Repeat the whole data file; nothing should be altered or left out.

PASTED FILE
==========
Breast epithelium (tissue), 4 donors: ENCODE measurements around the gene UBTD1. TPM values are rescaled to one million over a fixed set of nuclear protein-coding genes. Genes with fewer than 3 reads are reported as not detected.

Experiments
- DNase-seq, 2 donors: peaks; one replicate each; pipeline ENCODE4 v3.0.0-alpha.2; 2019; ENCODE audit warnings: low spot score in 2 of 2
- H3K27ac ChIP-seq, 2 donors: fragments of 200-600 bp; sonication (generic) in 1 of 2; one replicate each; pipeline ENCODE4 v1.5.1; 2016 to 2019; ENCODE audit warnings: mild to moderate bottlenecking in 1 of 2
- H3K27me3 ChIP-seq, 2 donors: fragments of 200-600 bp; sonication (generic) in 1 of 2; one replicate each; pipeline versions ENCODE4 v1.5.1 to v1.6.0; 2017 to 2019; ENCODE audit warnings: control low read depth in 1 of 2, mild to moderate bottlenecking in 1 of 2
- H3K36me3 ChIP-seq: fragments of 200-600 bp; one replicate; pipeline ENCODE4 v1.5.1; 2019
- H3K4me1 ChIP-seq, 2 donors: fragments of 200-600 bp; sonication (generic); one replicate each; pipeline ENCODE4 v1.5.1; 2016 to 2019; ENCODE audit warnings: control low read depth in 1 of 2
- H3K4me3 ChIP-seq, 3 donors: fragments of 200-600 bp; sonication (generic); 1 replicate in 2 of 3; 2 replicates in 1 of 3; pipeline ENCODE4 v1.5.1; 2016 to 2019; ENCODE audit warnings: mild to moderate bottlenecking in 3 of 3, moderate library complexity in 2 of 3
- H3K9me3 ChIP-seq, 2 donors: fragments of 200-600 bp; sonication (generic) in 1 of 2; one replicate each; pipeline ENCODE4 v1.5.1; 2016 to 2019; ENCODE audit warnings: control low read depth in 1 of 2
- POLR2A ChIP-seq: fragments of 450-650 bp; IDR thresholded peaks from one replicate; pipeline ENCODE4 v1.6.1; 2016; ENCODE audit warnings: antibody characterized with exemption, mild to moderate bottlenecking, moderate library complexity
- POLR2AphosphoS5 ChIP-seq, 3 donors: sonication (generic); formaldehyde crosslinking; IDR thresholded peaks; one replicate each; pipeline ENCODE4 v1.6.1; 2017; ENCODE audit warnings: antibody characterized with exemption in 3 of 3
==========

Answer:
Breast epithelium (tissue), 4 donors: ENCODE measurements around the gene UBTD1. TPM values are rescaled to one million over a fixed set of nuclear protein-coding genes. Genes with fewer than 3 reads are reported as not detected.

Experiments
- DNase-seq, 2 donors: peaks; one replicate each; pipeline ENCODE4 v3.0.0-alpha.2; 2019; ENCODE audit warnings: low spot score in 2 of 2
- H3K27ac ChIP-seq, 2 donors: fragments of 200-600 bp; sonication (generic) in 1 of 2; one replicate each; pipeline ENCODE4 v1.5.1; 2016 to 2019; ENCODE audit warnings: mild to moderate bottlenecking in 1 of 2
- H3K27me3 ChIP-seq, 2 donors: fragments of 200-600 bp; sonication (generic) in 1 of 2; one replicate each; pipeline versions ENCODE4 v1.5.1 to v1.6.0; 2017 to 2019; ENCODE audit warnings: control low read depth in 1 of 2, mild to moderate bottlenecking in 1 of 2
- H3K36me3 ChIP-seq: fragments of 200-600 bp; one replicate; pipeline ENCODE4 v1.5.1; 2019
- H3K4me1 ChIP-seq, 2 donors: fragments of 200-600 bp; sonication (generic); one replicate each; pipeline ENCODE4 v1.5.1; 2016 to 2019; ENCODE audit warnings: control low read depth in 1 of 2
- H3K4me3 ChIP-seq, 3 donors: fragments of 200-600 bp; sonication (generic); 1 replicate in 2 of 3; 2 replicates in 1 of 3; pipeline ENCODE4 v1.5.1; 2016 to 2019; ENCODE audit warnings: mild to moderate bottlenecking in 3 of 3, moderate library complexity in 2 of 3
- H3K9me3 ChIP-seq, 2 donors: fragments of 200-600 bp; sonication (generic) in 1 of 2; one replicate each; pipeline ENCODE4 v1.5.1; 2016 to 2019; ENCODE audit warnings: control low read depth in 1 of 2
- POLR2A ChIP-seq: fragments of 450-650 bp; IDR thresholded peaks from one replicate; pipeline ENCODE4 v1.6.1; 2016; ENCODE audit warnings: antibody characterized with exemption, mild to moderate bottlenecking, moderate library complexity
- POLR2AphosphoS5 ChIP-seq, 3 donors: sonication (generic); formaldehyde crosslinking; IDR thresholded peaks; one replicate each; pipeline ENCODE4 v1.6.1; 2017; ENCODE audit warnings: antibody characterized with exemption in 3 of 3